William Makepeace Thackeray, Vanity Fair

Lindsay Sullivan (Cardiff University)
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Thackeray began work on

Vanity Fair

in 1845, and Bradbury and Evans made an offer for it in 1846. The novel eventually began serialisation in


in January 1847, running until July 1848. A one-volume edition was published in 1848 and a revised edition appeared in 1853. The present title of the novel alludes both to John Bunyan (1628-88)’s

The Pilgrim’s Progress

(1678) and to the book of Ecclesiastes (see 1v2, 1v14, and 12v8).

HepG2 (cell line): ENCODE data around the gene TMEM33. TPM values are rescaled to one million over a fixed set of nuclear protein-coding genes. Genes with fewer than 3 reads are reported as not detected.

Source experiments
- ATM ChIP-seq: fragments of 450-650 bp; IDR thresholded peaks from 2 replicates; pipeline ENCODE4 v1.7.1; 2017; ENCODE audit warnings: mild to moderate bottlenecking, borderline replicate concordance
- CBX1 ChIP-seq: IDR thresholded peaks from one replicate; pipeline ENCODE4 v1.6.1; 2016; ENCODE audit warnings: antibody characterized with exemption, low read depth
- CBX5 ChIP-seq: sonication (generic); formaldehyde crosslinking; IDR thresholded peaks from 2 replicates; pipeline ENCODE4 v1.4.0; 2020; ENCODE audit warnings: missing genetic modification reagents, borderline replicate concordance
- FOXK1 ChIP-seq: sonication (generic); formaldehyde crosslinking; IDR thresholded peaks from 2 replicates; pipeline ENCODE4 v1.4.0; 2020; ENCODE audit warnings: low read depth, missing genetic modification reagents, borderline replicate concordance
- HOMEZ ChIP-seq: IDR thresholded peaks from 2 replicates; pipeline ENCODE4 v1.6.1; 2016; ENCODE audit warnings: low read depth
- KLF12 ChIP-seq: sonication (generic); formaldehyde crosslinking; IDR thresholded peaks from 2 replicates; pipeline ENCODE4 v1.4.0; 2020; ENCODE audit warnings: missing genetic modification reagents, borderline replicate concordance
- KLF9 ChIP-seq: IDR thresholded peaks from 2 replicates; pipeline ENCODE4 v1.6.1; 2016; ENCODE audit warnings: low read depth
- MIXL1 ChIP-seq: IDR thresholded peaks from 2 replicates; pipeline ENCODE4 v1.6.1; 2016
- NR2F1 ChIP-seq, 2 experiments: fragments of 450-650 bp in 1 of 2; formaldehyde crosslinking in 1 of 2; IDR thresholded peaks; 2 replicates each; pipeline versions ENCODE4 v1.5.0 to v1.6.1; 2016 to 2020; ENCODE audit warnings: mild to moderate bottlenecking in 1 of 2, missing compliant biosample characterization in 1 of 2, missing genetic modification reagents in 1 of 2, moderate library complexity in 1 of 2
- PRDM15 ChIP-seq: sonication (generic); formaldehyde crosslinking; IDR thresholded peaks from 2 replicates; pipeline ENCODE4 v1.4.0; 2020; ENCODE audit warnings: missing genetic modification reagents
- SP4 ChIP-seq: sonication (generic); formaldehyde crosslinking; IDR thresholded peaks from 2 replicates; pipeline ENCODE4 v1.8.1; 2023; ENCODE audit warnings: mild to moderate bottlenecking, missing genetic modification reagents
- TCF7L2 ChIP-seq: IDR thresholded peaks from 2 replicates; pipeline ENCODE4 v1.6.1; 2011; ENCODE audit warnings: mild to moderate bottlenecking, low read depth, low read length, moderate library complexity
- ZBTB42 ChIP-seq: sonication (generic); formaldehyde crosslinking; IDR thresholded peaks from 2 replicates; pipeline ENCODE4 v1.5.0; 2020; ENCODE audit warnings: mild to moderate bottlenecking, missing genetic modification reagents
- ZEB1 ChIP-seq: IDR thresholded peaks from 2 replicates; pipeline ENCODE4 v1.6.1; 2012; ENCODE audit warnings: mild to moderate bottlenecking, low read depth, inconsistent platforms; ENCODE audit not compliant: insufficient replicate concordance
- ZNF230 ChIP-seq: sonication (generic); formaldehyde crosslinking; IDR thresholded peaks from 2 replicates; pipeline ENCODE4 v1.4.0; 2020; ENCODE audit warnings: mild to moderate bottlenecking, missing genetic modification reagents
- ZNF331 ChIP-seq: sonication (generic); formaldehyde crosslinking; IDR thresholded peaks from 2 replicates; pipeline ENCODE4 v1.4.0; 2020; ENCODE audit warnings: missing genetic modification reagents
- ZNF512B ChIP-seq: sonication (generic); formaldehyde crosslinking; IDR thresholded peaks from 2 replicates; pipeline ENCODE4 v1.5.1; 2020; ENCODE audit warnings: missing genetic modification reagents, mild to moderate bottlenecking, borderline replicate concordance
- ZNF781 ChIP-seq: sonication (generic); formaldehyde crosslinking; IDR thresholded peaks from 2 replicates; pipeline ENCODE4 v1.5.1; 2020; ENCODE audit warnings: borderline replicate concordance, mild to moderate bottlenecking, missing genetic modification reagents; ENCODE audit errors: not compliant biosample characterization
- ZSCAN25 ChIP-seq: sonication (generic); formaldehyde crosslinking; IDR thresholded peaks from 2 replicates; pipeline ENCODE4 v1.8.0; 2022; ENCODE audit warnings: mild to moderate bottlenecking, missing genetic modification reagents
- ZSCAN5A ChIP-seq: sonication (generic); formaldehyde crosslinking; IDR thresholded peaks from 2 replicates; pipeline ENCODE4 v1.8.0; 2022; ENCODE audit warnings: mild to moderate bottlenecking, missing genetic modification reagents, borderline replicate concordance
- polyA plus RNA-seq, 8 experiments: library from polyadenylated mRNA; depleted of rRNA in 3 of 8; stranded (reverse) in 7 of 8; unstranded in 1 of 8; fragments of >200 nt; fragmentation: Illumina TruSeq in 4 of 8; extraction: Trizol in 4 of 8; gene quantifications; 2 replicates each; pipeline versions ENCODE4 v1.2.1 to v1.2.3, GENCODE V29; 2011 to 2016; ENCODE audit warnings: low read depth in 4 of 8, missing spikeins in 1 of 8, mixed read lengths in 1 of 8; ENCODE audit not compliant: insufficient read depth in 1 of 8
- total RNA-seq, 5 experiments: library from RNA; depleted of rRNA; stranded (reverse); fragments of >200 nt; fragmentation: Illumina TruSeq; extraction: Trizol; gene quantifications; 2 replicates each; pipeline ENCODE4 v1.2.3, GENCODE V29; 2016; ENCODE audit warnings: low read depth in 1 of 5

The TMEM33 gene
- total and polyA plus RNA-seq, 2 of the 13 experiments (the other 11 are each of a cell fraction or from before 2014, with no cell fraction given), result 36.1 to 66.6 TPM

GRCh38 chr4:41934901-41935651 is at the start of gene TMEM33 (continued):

The Pilgrim’s Progress

describes Vanity Fair: “Therefore at this Fair are all such merchandise sold, as houses, lands, trades, places, honours, preferments, titles, countries, kingdoms, lusts, pleasures, and delights of all sorts, as whores, bawds, wives, husbands, children, masters, servants, lives, blood, bodies, souls, silver, gold, pearls, precious…

2582 words

Citation: Sullivan, Lindsay. "Vanity Fair". The Literary Encyclopedia. First published 16 July 2004 [https://www.literaryencyclopedia.com/php/sworks.php?rec=true&UID=8590, accessed 23 July 2024.]

8590 Vanity Fair 3 Historical context notes are intended to give basic and preliminary information on a topic. In some cases they will be expanded into longer entries as the Literary Encyclopedia evolves.

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